Main content area

Life cycle assessment comparison of emerging and traditional Titanium dioxide manufacturing processes

Middlemas, Scott, Fang, Z. Zak, Fan, Peng
Journal of cleaner production 2015 v.89 pp. 137-147
carbon dioxide, energy, environmental impact, greenhouse gas emissions, hydrolysis, industrial applications, leaching, life cycle assessment, manufacturing, nanomaterials, recycling, slags, solvents, sulfates, temperature, titanium dioxide, washing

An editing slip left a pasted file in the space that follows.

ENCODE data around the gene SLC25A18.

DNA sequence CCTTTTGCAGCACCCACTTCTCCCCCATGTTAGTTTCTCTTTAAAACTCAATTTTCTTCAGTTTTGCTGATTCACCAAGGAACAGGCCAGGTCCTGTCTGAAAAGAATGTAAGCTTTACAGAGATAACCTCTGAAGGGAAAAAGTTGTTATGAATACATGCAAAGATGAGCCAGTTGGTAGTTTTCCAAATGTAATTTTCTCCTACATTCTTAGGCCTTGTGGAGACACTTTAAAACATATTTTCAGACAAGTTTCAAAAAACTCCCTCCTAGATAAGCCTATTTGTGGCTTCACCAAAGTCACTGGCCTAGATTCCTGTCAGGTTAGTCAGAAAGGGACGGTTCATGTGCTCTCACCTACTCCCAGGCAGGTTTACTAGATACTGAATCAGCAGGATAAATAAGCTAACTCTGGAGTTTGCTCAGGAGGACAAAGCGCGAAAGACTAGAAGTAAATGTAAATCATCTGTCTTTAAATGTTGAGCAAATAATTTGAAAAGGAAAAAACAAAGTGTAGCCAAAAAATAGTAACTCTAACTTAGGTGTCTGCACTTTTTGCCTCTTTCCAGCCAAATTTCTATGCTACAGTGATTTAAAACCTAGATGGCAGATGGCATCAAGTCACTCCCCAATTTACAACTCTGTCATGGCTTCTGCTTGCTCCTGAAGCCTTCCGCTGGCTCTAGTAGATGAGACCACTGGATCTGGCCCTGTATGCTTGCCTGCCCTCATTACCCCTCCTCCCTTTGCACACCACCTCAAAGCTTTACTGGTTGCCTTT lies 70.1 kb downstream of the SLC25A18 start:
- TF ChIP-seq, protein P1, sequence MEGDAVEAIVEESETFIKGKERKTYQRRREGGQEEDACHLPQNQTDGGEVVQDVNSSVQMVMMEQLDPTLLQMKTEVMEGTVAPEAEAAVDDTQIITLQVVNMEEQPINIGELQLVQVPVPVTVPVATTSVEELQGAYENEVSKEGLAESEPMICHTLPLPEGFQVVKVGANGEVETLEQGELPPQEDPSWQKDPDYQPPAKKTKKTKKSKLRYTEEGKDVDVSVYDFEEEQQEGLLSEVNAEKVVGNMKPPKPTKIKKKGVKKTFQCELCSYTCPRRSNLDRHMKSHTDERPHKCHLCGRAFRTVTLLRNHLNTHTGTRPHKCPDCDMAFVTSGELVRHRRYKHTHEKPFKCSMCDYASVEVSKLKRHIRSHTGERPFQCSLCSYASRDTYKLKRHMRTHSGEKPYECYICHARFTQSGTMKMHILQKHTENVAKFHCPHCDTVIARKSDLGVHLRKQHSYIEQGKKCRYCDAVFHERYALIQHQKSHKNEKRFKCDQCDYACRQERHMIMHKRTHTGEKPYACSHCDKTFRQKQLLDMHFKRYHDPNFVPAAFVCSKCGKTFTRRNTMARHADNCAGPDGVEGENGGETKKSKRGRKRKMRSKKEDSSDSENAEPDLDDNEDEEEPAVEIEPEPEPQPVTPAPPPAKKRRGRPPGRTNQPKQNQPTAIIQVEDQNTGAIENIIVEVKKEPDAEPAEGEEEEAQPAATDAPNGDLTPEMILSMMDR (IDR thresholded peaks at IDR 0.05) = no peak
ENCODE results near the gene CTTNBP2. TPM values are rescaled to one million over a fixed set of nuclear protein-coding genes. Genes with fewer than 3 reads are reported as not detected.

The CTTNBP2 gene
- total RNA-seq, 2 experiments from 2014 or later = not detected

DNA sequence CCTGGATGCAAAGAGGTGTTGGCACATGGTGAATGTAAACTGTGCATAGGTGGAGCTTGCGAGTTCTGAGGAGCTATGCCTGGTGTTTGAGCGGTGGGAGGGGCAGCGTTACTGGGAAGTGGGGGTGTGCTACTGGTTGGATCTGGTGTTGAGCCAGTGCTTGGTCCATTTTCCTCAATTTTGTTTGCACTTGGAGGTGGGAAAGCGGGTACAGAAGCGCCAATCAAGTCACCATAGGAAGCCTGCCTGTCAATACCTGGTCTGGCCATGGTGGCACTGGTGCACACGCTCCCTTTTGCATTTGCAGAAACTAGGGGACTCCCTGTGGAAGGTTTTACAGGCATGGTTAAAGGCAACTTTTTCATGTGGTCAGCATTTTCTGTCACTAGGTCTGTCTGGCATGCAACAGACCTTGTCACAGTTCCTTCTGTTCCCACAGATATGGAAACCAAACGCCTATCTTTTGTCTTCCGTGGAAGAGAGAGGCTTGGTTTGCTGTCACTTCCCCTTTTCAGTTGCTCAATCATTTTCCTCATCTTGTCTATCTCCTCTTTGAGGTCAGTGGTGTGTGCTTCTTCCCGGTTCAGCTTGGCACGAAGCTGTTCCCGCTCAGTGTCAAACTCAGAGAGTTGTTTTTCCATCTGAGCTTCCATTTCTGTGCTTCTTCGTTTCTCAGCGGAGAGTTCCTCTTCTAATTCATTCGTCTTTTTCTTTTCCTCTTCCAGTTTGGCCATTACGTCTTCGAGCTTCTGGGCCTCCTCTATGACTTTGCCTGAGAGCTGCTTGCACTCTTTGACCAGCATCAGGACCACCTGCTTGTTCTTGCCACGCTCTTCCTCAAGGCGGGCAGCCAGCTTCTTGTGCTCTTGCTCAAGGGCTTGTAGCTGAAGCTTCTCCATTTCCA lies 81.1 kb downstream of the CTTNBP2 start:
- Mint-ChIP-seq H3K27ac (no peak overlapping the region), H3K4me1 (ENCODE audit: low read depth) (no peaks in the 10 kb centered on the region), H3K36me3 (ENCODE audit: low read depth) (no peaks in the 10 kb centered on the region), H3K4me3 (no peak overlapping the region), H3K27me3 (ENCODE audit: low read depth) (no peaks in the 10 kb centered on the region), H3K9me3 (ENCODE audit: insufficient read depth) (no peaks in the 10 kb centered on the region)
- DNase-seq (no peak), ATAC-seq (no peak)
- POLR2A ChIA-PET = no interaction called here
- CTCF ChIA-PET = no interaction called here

Titanium dioxide (TiO2) is used as pigment in a wide variety of domestic and industrial applications, and is becoming an increasingly valuable nanomaterial. TiO2 is manufactured by the traditional sulfate process or high temperature chloride process. Several hydrometallurgical processes for manufacturing TiO2 have recently emerged to reduce the environmental impact of TiO2 production. A new process is reported that features alkaline roasting of titania slag (ARTS), with subsequent washing, leaching, solvent extraction, hydrolysis, and calcination stages, and implements the recycling and regeneration of alkaline and acid process streams to minimize waste generation. A virtual ARTS processing plant is described in detail and is used to conduct an LCA comparison with the sulfate, chloride, and Altairnano processes. The cumulative energy demand (CED) and total CO2 emissions for the ARTS process are 92.6 MJ/kg TiO2 and 7.47 kg CO2/kg TiO2, respectively, which compares favorably with the traditional and Altairnano processes.